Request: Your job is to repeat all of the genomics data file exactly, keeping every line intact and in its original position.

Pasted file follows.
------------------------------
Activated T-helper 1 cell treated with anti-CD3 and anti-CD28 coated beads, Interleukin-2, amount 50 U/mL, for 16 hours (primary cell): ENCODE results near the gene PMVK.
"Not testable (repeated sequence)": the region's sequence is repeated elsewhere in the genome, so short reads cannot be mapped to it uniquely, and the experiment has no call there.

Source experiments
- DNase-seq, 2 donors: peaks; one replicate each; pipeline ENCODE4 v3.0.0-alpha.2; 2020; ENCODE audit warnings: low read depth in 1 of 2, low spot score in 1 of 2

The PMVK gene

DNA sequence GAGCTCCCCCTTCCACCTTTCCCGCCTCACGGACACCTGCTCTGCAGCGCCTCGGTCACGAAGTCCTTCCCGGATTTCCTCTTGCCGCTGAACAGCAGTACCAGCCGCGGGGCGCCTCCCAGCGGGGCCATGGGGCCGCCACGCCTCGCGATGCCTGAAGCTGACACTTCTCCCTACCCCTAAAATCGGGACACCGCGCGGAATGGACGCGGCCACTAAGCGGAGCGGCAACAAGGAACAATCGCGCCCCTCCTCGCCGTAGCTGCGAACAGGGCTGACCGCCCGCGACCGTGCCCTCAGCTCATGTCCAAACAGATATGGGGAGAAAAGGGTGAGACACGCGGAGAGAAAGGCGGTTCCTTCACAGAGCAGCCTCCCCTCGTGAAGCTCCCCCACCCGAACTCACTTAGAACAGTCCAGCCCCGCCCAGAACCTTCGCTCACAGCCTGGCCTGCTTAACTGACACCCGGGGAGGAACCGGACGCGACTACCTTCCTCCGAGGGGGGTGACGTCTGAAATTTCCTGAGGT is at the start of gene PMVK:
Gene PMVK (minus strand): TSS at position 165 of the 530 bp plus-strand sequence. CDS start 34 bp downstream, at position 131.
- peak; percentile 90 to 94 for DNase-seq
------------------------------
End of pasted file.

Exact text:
Activated T-helper 1 cell treated with anti-CD3 and anti-CD28 coated beads, Interleukin-2, amount 50 U/mL, for 16 hours (primary cell): ENCODE results near the gene PMVK.
"Not testable (repeated sequence)": the region's sequence is repeated elsewhere in the genome, so short reads cannot be mapped to it uniquely, and the experiment has no call there.

Source experiments
- DNase-seq, 2 donors: peaks; one replicate each; pipeline ENCODE4 v3.0.0-alpha.2; 2020; ENCODE audit warnings: low read depth in 1 of 2, low spot score in 1 of 2

The PMVK gene

DNA sequence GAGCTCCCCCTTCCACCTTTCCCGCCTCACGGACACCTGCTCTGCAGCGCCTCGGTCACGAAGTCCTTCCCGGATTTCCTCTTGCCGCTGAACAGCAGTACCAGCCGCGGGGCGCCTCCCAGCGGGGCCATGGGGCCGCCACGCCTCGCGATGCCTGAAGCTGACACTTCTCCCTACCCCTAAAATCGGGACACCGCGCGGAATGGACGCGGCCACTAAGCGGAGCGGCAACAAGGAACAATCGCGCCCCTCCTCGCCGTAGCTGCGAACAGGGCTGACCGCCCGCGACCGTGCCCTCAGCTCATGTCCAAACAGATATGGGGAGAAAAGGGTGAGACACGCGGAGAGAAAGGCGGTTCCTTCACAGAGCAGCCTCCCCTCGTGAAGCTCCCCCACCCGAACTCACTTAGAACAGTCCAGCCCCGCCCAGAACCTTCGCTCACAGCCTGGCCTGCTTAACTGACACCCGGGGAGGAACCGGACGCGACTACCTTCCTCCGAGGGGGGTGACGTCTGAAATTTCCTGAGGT is at the start of gene PMVK:
Gene PMVK (minus strand): TSS at position 165 of the 530 bp plus-strand sequence. CDS start 34 bp downstream, at position 131.
- peak; percentile 90 to 94 for DNase-seq